A bowl of vibrant red pepper sauce

This harissa is subtly sweeter than most as it uses blanched garlic to dull its often brash overtones.

I love hot, spicy food. Having grown up on a well-cooked and tasty but bland diet of meat and potatoes – the family table staying true to my father’s Scottish roots – I didn’t discover spice until I left home but have more than made up for it since.

Along the way, from mild kormas and dhals to flaming hell-fire vindaloos, I have learnt to appreciate the nuances that spice and a bit of heat can add to food. A lot of people are scared of “hot” food – when hearing that it’s curry for supper the typical response is “I hope it’s not too hot”. When cooking for clients I always err on the side of caution, keeping the chilli quotient down (but offering extra chopped or dried chilli at the table for personal adjustment). An irascible (but lovable) member at the private club where I used to cook always complained that spicy food made her ears hurt, and she would make her displeasure loudly known ahead of the meal and then return to the kitchen – eyebrows on surprise-alert – to say how much she had enjoyed it.

Curry is such a broad church, and chillis such a various species, that it seems a shame to lump them all together in one category. For example you need to differentiate not just between countries but within countries – separating Keralan from Goan; or Malay from Nyonya – not to mention the infinite regional variations in Thailand, Burma or Nepal. And there’s the whole of Arabia and Africa to consider … On my personal spice route, I have found harissa, a staple of Tunisian and Moroccan cooking, a versatile godsend in the kitchen, and I would venture to put it in the same category as ketchup or miso. It is not just a condiment, because the combination of smokey heat, spice, garlic, vinegar and sugar boosts the complexity of soups, sauces, dressings or marinades. So when I saw the array of peppers and chillis on offer at my favourite local greengrocer, Newington Green Fruit and Vegetable shop – packed with specialist produce – it was easy.

A mix of red peppers of different shapes and sizes and a mix of chillis – you can (roughly) determine the heat by choosing or avoiding the Scotch bonnet rippers and go for the stubbier, more triangular shaped ones (and remove the seeds if you’re really worried) – and a few bulbs of garlic went into my basket and I was away.

At home I turned the oven on to roasting temperature (180C) and on to a roasting tray I roughly topped and chopped the peppers (360g) and chillies (190g), drizzled with a good slug of ordinary olive oil (eg Carbonell), a tablespoon of ground coriander, a tablespoon of cumin seeds, a heaped teaspoon of smoked paprika and a generous pinch of sea salt. In it went for an hour, and I gave it a good turning over every 15-minutes or so, allowing the peppers and chillies to char slightly, and the house to fill with gorgeous spicy, smokey aromas. Simultaneously, I peeled two bulbs of garlic (about 20 cloves) and blanched them three times in boiling water. This is a great way to soften and sweet the flavour of the garlic and remove the harsh, nasty side effects. Essentially just bring a saucepan of water to the boil, add the peeled cloves, simmer for 20 minutes, drain and repeat. This means the garlic is ready about the same time as the peppers.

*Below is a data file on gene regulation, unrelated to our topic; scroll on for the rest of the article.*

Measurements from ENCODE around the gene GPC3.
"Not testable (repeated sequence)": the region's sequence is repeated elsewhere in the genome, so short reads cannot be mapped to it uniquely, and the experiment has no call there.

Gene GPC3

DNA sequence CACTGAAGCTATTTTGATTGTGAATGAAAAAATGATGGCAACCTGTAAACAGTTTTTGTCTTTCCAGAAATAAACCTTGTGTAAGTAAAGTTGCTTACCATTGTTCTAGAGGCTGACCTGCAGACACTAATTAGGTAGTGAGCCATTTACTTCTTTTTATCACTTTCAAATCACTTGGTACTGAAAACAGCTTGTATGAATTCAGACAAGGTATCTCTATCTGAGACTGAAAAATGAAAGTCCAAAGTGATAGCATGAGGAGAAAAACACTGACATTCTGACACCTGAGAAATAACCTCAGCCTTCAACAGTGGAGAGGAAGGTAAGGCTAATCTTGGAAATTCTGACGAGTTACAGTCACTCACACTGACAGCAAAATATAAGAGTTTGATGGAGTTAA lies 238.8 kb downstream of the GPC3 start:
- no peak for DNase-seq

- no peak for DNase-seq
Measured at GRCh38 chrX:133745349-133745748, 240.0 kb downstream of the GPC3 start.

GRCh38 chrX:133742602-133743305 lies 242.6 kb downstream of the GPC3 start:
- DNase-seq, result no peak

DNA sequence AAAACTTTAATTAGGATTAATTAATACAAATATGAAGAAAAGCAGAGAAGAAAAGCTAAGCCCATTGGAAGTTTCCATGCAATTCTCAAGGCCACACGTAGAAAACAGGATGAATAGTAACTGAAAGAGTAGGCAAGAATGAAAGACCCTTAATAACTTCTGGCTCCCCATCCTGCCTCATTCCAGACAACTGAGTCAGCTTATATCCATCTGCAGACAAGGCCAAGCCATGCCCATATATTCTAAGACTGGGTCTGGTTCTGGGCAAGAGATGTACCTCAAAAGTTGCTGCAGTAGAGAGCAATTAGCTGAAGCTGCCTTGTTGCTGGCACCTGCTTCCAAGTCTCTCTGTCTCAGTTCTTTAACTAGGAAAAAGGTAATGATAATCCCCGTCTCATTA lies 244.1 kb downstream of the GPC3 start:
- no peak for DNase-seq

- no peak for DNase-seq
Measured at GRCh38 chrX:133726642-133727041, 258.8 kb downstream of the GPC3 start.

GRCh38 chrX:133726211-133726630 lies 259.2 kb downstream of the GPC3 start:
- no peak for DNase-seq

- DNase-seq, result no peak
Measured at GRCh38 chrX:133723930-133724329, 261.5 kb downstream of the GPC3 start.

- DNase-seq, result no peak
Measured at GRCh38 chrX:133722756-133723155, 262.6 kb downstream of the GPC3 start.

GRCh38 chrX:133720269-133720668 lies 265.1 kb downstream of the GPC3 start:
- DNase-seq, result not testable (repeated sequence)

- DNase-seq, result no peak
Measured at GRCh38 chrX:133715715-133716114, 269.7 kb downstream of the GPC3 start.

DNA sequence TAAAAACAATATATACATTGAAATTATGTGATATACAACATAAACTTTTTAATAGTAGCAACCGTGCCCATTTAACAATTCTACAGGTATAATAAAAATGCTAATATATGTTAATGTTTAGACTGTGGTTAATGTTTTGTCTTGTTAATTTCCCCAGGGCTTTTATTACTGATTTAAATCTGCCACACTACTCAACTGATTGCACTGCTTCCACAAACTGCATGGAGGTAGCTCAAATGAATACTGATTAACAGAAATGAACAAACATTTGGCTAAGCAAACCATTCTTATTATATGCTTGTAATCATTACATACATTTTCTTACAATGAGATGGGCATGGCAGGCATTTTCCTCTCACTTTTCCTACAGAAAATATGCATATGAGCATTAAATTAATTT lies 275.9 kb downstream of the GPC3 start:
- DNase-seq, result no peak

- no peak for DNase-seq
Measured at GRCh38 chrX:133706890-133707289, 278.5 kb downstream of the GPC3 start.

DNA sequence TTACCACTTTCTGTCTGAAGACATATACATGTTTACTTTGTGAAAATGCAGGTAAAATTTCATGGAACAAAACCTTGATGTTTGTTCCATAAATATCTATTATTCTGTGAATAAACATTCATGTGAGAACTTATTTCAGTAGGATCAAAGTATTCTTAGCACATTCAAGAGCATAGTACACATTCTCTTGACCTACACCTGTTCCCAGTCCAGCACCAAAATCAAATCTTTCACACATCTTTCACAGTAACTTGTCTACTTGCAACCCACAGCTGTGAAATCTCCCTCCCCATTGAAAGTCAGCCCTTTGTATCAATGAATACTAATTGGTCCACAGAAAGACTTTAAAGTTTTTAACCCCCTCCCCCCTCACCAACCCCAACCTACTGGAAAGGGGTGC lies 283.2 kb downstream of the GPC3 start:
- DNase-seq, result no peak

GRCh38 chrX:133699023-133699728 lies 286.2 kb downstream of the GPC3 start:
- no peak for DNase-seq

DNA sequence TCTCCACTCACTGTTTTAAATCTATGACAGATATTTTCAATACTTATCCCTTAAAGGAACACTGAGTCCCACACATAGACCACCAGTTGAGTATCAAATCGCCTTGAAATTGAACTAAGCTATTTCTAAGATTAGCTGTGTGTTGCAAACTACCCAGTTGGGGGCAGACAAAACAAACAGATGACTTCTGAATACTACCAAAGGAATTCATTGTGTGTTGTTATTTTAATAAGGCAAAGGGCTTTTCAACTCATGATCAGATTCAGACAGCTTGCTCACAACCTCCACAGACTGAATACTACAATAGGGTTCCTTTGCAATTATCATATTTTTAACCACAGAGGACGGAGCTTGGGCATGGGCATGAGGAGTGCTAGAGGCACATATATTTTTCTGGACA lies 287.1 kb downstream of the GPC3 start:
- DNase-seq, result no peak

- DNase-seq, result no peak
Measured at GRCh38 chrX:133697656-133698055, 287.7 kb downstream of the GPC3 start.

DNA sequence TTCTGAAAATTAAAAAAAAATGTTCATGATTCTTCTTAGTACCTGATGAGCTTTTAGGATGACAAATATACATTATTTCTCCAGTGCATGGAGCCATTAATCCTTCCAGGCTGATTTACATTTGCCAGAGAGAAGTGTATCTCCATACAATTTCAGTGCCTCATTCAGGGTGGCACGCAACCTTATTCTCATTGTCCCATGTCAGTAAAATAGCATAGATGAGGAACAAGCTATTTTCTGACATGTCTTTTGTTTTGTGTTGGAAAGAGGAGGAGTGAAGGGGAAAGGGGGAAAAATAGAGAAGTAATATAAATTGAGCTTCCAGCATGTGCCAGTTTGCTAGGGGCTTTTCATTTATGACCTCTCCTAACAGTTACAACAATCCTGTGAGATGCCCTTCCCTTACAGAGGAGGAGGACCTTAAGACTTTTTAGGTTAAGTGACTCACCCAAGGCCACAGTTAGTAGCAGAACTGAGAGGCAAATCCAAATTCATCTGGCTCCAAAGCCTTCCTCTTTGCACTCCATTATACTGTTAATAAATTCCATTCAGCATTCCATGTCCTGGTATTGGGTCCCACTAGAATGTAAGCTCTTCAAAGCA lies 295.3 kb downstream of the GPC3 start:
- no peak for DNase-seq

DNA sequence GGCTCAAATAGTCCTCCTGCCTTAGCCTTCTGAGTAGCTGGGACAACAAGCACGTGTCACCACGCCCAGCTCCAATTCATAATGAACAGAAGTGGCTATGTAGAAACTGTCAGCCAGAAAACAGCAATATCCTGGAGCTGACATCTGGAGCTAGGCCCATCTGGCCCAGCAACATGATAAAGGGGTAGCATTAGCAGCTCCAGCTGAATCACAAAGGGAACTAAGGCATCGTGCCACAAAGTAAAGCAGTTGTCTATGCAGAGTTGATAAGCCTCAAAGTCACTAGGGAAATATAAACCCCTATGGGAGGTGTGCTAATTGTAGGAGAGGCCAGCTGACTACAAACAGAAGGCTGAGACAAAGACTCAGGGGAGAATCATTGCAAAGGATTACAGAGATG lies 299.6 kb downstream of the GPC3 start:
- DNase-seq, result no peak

It all went in to the blender with a slug (10ml) of red wine vinegar, another 3 tablespoons of olive oil, a generous pinch of brown sugar and another big pinch of sea salt. Blitz it all together and test the seasoning with the tip of a spoon. Through the heat you should get notes of sweetness, spice and acidity. If it tastes a bit flat, add a dash more vinegar and salt. Sadly, I appreciate the extreme end of the flavour spectrum rather more than my spouse, so I bottled a few jars of the vibrantly colourful paste for friends and saved enough to keep me going for quite a while.

I got my first chance to use it today, in an egg and cress sarnie with home made bread, mixing a teaspoon of harissa into the mayonnaise. Eggs and chilli are a winning flavour combination (don’t take my word for it, add a few dried chilli flakes next time you scramble eggs).

The sprouts added crunch, and I swear Spouse was leaning in a little too close to my plate as I devoured it.

If you prefer milder food, try my recipe for Sweet Potato and Cashew Nut curry in which fresh ginger provides some of the heat, and coconut milk adds a sweet, nutty counterpoint to the spice.

© Linda Galloway 2020